The Mystery of Flight MH370 and Other Fascinating News on the Web

5 minute read

1. Where is the Plane?

The search continues for any trace of Malaysia Airlines Flight MH370. There are now forty ships and 34 aircraft from nine different countrieslooking signs of the missing plane. Here’s director general of Malaysia’s Department of Civil Aviation: “This unprecedented missing aircraft mystery … it is mystifying. To confirm what happened that day on this ill-fated aircraft, we need hard evidence. We need concrete evidence. We need parts of the aircraft for us to analyze, for us to do forensic studies. We are every hour, every minute, every second, looking at every inch of the sea.”

+ BBC: How the search is being carried out.

+ Buzzfeed: A wrap-up of what we know so far.

+ Travelers who didn’t board the plane and passengers traveling with stolen passports have added to the intrigue. Here’s CNN with the latest.

+ BloombergBusinessweek: Missing Malaysian Air flight highlights stolen passport epidemic.

2. Sigma Alpha’s Beta Test is Over

The national organization that oversees the college fraternity known as Sigma Alpha Epsilon has banned its pledging period in an effort to cut down on hazing. Why is such a ban needed? Consider this: “At least 10 deaths since 2006 have been linked to hazing, alcohol or drugs at SAE events.”

+ Newsweek: Inside the colleges that killed frats for good.

3. Exporting Hate

WaPo’s Chris Cillizza shares one chart that explains why the fight over same-sex marriage in America is officially over. Since 2004, support for gay marriage has increased steadily among all generational groups. And The Atlantic’s Robert P. Jones points out, the geographic support for gay marriage has also increased: “Contrary to what one might expect, today southerners are evenly divided on the issue of same-sex marriage. Support has risen from 22 percent in 2003 to 48 percent in 2013.”

+ So what do you do if you are an extremist and your message of hate is not resonating with Americans? You export the hate. From MoJo:Meet the American pastor behind Uganda’s anti-gay crackdown.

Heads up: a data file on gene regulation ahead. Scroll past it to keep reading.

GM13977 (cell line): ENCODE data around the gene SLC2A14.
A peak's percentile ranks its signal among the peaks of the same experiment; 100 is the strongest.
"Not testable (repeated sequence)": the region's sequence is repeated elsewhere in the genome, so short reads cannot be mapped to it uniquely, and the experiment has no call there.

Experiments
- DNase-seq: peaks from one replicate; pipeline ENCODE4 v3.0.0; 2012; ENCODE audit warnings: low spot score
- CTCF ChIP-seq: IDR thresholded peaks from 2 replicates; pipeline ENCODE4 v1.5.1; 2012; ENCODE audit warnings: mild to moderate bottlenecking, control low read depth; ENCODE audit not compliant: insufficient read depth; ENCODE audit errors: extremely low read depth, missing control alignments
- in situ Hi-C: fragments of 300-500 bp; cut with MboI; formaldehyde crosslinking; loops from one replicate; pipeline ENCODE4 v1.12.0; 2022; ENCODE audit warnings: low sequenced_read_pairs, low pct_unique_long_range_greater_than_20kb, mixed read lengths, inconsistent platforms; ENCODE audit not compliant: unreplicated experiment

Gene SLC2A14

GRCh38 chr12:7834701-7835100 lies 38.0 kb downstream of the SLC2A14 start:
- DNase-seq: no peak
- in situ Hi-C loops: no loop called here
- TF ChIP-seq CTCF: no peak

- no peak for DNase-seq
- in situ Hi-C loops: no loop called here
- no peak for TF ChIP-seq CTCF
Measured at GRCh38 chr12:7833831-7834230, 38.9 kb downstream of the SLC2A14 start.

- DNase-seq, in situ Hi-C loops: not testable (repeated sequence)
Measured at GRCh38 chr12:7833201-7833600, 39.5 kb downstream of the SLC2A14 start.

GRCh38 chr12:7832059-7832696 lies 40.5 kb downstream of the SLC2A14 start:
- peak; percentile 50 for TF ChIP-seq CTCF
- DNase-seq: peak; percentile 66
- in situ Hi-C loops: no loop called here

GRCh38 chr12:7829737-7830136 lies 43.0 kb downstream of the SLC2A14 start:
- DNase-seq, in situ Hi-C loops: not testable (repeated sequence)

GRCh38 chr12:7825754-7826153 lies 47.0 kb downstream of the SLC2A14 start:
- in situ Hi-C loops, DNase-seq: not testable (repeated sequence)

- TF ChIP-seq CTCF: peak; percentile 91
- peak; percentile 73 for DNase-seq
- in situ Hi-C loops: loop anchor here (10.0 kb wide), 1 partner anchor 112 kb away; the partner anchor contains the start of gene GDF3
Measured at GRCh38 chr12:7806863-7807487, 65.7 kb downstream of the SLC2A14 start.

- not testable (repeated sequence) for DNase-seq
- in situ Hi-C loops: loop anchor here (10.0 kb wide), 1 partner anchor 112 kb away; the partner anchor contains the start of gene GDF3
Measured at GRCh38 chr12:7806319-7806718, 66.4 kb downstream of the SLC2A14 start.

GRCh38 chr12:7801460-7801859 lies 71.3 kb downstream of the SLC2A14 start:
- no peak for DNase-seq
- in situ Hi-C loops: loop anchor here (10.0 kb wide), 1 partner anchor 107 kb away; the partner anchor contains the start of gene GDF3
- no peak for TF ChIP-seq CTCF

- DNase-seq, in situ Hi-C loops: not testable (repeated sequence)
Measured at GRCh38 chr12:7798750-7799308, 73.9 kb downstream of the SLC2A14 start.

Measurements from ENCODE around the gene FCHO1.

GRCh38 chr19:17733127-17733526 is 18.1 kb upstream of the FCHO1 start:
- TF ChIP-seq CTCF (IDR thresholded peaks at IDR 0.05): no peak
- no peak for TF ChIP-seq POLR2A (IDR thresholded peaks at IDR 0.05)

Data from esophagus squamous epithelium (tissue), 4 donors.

4. One Hit Wonders

The New Yorker’s James Surowiecki on the upcoming IPO of King Digital Entertainment, the makers of Candy Crush Saga: “Plenty of analysts believe that King has cracked the code of hooking consumers. But that’s unlikely. The world of pop culture contains many more one-hit wonders than hit factories. After all, luck plays a huge role (is there really a good explanation for the hula-hoop frenzy of the fifties?), and, more fundamentally, serial innovation is just tough: studies suggest that most new products fail.”

+ The competition was already tough. But now teens are making their own apps and skipping a few days of high school to go on business trips. Matt Richtel introduces you to the youngest technorati. These guys are far from the youngest. My son just set up his first blog over the weekend, and he’s seven. And he’s already got more traffic than me.

5. The Short Game

Step one: Make a big bet that a company will fail by shorting their stock. Step two: Set out to do everything you can to destroy that company. Mr. Hedge Fund Goes to Washington.

6. The Son

“Any variation on what I did and how my relationship was had to be good, because no outcome could be worse. You can’t get any more evil. How much do I beat up on myself about the fact that he’s my son? A lot.” The father of the Sandy Hook killer searches for answers.

7. What a Long, Strange Trip It’s Been

“I’m in the unfortunate situation of being about 20 years ahead of my time.” So said Timothy Leary during an appearance on the Merv Griffin Show. Well, it’s 47 years later, and some researchers are beginning to do serious studies on the therapeutic benefits of psychedelic drugs. But when it comes to getting solid funding, even these researcherscould still be a few years ahead of their time.

+ Once pot is legal, should it come with warning labels? (Like what? A warning that, while using this product, you might not be nearly as interesting as you think you are?)

8. Connections

Syndicated from Kottke: When Owen Suskind was three, a switch flipped within him and he went from a typical chatty rambunctious three-year-old to autistic … But a tenuous connection remained between Owen and his pre-autistic self: Disney movies. And through them, Owen slowly learns how to communicate with the outside world again.

+ From the archives: How two presidents helped me deal with love, guilt, and fatherhood.

9. Your Soundtrack

You’ve got your headphones on. You’re listening to some tunes. But are they the right tunes to get the job done? From Quartz: The complete guide to listening to music at work. (The safest bet for extreme productivity is, of course, the metal version of Let it Go fromFrozen.)

+ Time: What the music you love says about you and how it can improve your life.

+ David Dobbs with a thoughtful essay on Neil Young, Bruce Springsteen, and time’s vain delusions.

10. The Bottom of the News

Now you can ignore your pet in the name of taking care of your pet:Every Dog Has Its Data. (Your dog just wants you to stop looking at your phone and throw the damn stick.)

+ Got Milk? Well, first you’re gonna need a whole lot of water. Dairy products and their big water footprint.

+ Fifty things that turn fifty this year.

+ At long last, a definitive ranking of every Real Housewife ever.

+ I had a few thoughts on what happened to that hour you lost this weekend.

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